Environment

KonMari without worry: How to spark joy without torching the planet

A photograph of the author, Austin Bailey.

By Austin Bailey

February 4, 2019

KonMari without worry: How to spark joy without torching the planet

In This Article

  • Marie Kondo's popular de-cluttering method is catching on in a big way.
  • So many people are finding the inspiration to clean house that Goodwill and thrift store donation stations are overflowing.
  • Just because you no longer need something doesn't mean you have to send it to the landfill.
  • Here are some green tips on how to recycle, upcycle, reuse, regift and otherwise tidy up sustainably.

Thrift stores across the country are crying uncle, having been completely overwhelmed by a soft-spoken 4’7” dynamo whose clarion call to “tidy up” is prompting a nationwide purge. Goodwill donation stations are suffocating under bags of clothes, shoes, books and komono, that catch-all category you might just call “knick-knacks,” or maybe “etc."

Marie Kondo (but you probably knew that already)

But nobody is mad about it, because who could be mad at adorable Marie Kondo, whose reassuring coos and crisp white blouses are inspiring us all to clean up our acts? She’s just so lovely and graceful and calming! No wonder people are bingeing her Netflix series. Watching her swoop into cluttered homes with her gleaming smile and twirling skirts is like watching Tinkerbell rearrange a pantry by throwing a handful of fairy dust. So iconic is Kondo's personal brand that no social media feed is immune from the onslaught of memes she's inspired.

So. Many. Memes.

What’s unique about the eponymous KonMari method, touted by Kondo in her books The Life-Changing Magic of Tidying Up and its companion piece Spark Joy: An Illustrated Master Class on the Art of Organizing and Tidying Up, is the spirituality she infuses in the cleaning process. Kondo has spoken about the elements of Shintoism that guide her work. The Japanese Shinto religion calls its practitioners to treat sacred spaces with respect, which is why Kondo dresses so formally in her signature skirts and spotless white tops for work most of us do in old yoga pants and hoodies. Shintoism also acknowledges that all possessions have an essence that we should honor. Informed by this belief system, Kondo teaches that the things we need and use deserve our respect, and preferably their very own spot in a clear plastic tub. And when items are no longer useful or no longer “spark joy” for the owner, they deserve a moment of gratitude. That’s why, before dumping your stuff, Marie Kondo advices that you first thank it for its service.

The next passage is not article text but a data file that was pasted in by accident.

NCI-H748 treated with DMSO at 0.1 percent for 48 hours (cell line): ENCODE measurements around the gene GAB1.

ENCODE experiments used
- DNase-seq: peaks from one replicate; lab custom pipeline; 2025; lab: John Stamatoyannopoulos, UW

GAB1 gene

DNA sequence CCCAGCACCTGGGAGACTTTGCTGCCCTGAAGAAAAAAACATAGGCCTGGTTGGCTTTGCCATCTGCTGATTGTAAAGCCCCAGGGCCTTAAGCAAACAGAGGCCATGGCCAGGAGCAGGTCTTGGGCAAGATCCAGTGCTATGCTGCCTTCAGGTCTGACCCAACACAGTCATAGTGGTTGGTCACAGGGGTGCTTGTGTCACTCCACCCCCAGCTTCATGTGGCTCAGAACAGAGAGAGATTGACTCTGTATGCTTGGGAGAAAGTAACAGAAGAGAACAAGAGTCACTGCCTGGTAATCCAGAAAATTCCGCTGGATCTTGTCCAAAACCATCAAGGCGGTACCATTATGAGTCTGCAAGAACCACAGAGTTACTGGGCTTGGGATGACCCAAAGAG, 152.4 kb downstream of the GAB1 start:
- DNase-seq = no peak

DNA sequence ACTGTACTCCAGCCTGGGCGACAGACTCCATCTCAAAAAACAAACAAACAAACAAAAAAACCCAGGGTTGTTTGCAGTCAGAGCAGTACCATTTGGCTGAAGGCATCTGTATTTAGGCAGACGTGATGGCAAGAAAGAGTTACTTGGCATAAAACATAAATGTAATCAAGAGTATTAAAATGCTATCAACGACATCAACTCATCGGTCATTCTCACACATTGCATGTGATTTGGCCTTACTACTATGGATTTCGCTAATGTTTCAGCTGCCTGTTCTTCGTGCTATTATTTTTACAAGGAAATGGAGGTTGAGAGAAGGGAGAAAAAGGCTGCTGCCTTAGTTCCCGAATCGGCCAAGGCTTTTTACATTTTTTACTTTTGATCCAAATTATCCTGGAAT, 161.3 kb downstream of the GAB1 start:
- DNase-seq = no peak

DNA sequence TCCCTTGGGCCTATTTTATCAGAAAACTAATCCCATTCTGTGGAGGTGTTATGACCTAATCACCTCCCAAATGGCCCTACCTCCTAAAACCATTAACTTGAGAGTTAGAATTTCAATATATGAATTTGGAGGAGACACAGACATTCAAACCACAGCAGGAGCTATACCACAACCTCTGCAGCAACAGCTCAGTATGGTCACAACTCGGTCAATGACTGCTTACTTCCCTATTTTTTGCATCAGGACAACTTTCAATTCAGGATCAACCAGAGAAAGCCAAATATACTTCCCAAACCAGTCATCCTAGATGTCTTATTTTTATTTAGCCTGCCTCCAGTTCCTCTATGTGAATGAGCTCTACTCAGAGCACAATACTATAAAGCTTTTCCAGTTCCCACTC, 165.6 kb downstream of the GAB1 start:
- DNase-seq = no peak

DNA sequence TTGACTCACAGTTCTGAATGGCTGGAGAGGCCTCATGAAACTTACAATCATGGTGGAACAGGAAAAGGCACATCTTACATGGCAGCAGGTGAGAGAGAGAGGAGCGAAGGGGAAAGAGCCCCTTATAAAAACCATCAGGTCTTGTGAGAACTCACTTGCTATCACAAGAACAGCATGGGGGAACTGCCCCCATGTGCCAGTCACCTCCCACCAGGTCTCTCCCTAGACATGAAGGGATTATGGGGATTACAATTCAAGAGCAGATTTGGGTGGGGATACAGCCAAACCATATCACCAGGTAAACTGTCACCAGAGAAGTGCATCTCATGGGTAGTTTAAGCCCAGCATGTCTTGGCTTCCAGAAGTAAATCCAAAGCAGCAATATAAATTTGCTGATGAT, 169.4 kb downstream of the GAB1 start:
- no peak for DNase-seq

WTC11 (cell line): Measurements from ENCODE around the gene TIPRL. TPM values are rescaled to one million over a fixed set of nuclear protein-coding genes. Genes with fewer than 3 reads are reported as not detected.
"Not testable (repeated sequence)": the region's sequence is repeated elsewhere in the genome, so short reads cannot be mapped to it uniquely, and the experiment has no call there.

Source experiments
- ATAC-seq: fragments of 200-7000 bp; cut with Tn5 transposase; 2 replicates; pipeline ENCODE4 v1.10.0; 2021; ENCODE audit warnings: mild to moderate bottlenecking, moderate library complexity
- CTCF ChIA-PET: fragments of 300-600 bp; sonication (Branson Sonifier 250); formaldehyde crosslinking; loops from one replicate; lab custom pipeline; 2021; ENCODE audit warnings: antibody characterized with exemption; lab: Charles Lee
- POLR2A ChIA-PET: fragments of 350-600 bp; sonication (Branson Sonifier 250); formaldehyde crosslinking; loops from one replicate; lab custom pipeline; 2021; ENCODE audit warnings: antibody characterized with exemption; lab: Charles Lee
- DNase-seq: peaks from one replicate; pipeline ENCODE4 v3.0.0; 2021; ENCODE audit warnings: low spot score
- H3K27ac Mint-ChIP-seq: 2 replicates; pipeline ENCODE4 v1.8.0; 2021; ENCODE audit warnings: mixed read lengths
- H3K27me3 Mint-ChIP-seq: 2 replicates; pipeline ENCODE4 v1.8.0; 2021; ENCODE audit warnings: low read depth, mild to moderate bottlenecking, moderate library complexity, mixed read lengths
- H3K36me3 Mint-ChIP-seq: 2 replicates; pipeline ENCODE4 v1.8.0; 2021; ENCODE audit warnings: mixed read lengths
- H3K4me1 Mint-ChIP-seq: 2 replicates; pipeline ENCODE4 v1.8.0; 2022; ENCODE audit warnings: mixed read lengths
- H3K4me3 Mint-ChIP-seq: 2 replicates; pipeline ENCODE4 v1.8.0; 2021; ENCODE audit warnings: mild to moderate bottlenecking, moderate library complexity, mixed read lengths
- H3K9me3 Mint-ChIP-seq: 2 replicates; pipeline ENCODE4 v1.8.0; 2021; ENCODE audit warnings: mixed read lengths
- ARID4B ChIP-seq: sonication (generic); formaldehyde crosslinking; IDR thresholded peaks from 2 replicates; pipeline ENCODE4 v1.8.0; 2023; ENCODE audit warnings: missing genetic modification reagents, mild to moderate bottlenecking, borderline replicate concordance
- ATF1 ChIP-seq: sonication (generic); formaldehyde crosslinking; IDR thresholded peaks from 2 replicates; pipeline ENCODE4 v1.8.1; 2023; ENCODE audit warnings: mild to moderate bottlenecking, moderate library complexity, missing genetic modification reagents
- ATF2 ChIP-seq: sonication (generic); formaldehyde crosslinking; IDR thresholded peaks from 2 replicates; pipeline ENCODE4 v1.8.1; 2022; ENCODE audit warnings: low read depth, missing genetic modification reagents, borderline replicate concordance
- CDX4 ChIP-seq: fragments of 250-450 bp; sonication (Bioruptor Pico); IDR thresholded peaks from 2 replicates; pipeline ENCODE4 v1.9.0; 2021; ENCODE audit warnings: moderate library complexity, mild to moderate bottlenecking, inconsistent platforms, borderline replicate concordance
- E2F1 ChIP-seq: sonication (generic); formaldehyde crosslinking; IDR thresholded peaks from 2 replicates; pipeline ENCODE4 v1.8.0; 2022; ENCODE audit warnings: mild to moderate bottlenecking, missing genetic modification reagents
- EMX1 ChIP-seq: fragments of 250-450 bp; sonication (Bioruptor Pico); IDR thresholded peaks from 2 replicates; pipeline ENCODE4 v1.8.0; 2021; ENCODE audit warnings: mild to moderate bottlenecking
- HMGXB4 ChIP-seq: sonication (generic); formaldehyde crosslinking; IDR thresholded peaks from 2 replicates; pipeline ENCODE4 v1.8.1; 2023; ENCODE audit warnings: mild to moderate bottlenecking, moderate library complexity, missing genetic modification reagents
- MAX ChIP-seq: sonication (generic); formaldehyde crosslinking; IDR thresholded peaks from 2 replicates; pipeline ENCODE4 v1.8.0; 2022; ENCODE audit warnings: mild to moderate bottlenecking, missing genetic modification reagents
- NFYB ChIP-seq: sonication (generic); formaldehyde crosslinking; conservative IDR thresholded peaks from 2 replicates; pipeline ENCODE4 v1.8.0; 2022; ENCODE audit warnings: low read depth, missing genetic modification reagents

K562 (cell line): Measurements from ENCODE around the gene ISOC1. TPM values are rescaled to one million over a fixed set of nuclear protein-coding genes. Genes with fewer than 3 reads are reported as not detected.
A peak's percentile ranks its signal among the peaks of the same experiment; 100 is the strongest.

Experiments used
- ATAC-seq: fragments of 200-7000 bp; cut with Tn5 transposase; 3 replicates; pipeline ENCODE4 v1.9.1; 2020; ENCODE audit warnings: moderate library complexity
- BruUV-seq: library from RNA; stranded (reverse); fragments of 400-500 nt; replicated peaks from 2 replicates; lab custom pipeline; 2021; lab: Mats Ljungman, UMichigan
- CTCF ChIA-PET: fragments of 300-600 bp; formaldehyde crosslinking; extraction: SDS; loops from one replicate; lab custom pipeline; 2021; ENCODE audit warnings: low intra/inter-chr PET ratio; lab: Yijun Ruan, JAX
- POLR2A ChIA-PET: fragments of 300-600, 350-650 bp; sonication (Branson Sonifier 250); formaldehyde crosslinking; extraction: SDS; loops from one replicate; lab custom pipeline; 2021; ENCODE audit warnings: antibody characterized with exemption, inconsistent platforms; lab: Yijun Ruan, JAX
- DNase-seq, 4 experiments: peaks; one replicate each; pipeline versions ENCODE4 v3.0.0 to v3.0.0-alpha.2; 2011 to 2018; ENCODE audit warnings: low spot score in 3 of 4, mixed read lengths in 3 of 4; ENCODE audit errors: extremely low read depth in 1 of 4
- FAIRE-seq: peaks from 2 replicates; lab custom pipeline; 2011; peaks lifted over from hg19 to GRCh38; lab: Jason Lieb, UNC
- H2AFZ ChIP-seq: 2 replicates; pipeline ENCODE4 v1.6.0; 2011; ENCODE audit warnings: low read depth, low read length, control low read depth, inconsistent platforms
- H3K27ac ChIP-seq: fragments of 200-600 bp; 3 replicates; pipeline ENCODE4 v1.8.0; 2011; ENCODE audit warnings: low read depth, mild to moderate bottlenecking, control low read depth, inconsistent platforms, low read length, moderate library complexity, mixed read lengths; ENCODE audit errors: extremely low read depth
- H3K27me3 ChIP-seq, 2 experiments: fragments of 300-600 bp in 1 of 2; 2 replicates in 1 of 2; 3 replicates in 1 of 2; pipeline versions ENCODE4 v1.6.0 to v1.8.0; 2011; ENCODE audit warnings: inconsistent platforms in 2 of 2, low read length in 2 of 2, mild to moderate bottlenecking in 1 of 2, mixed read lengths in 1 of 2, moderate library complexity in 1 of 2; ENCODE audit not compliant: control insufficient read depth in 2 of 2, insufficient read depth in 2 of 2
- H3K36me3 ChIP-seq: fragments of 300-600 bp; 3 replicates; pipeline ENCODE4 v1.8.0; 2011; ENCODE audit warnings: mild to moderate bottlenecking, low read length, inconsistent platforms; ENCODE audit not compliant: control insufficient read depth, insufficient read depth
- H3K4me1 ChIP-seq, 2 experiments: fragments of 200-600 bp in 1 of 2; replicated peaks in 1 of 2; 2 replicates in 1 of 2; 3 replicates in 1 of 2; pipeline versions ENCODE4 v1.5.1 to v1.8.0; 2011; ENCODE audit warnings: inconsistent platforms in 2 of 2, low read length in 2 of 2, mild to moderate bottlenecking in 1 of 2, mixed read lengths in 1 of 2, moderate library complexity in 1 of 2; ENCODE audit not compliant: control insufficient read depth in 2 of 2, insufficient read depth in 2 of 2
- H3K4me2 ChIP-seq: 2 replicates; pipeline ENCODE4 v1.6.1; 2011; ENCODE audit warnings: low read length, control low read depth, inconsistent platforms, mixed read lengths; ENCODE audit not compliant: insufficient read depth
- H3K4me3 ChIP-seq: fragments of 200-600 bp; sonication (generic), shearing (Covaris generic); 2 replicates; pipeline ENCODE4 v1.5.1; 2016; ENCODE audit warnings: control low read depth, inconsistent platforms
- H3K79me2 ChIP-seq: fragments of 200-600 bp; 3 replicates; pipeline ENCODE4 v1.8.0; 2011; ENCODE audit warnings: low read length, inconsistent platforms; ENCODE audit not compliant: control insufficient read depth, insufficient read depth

Before you send that old toilet to the landfill, think about what it would look like in your flower garden?

Which brings us to the most challenging part for greenies who want a clean house *and* a clean planet. All that stuff has to go somewhere. There are a few strategies to keep in mind to help you declutter in the most Earth-friendly way possible.

  1. Slow down! It’s tempting, after binge-watching the Marie Kondo shows on Netflix, to just chuck it all and start from scratch. If you find yourself itching to load all of your possessions into a dumpster, please take a day or two to think it through. Per Kondo’s advice, it’s worth your time to go piece by piece and consider the value of each item. A lifetime of stuff probably deserves at least a week or so of consideration. By taking your time, you’ll be less likely to get rid of things you may later miss, and you’ll be more likely to seek out ways to donate, reuse or recycle.
  2. Get crafty. Those old t-shirts that no longer spark joy in their current form can be resuscitated into reusable cloth grocery bags, no sewing required. Make this the year of no plastic grocery sacks! And did you know that you can make whimsical flower planters out of pretty much anything?
  3. Sort it out. I know you want to put it all in garbage bags, leave it on the curb and be done. But wouldn’t it be better if you took the time to divvy up your cast-offs to the places they’ll be best used? Consider taking purses and women’s suits to a domestic violence shelter, gently used books to your public library, old blankets and towels to an animal shelter. You’ll feel better knowing your things will be put to good use.
  4. If you want to be green now and in the future, remember what you learned. When you see all that real estate newly available in your closet after a big purge, it can be tempting to fill it back up. But then you would be right back where you started, right?